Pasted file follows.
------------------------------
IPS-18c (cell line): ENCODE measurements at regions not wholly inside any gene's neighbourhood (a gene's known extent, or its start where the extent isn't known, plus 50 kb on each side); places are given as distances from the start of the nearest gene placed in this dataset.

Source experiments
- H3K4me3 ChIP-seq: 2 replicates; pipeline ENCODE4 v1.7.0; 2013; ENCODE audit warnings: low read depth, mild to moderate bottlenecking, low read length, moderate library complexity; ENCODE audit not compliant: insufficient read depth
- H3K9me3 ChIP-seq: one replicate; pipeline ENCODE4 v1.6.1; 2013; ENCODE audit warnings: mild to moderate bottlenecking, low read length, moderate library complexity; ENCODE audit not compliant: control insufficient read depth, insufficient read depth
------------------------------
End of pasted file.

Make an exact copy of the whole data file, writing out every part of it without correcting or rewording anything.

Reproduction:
IPS-18c (cell line): ENCODE measurements at regions not wholly inside any gene's neighbourhood (a gene's known extent, or its start where the extent isn't known, plus 50 kb on each side); places are given as distances from the start of the nearest gene placed in this dataset.

Source experiments
- H3K4me3 ChIP-seq: 2 replicates; pipeline ENCODE4 v1.7.0; 2013; ENCODE audit warnings: low read depth, mild to moderate bottlenecking, low read length, moderate library complexity; ENCODE audit not compliant: insufficient read depth
- H3K9me3 ChIP-seq: one replicate; pipeline ENCODE4 v1.6.1; 2013; ENCODE audit warnings: mild to moderate bottlenecking, low read length, moderate library complexity; ENCODE audit not compliant: control insufficient read depth, insufficient read depth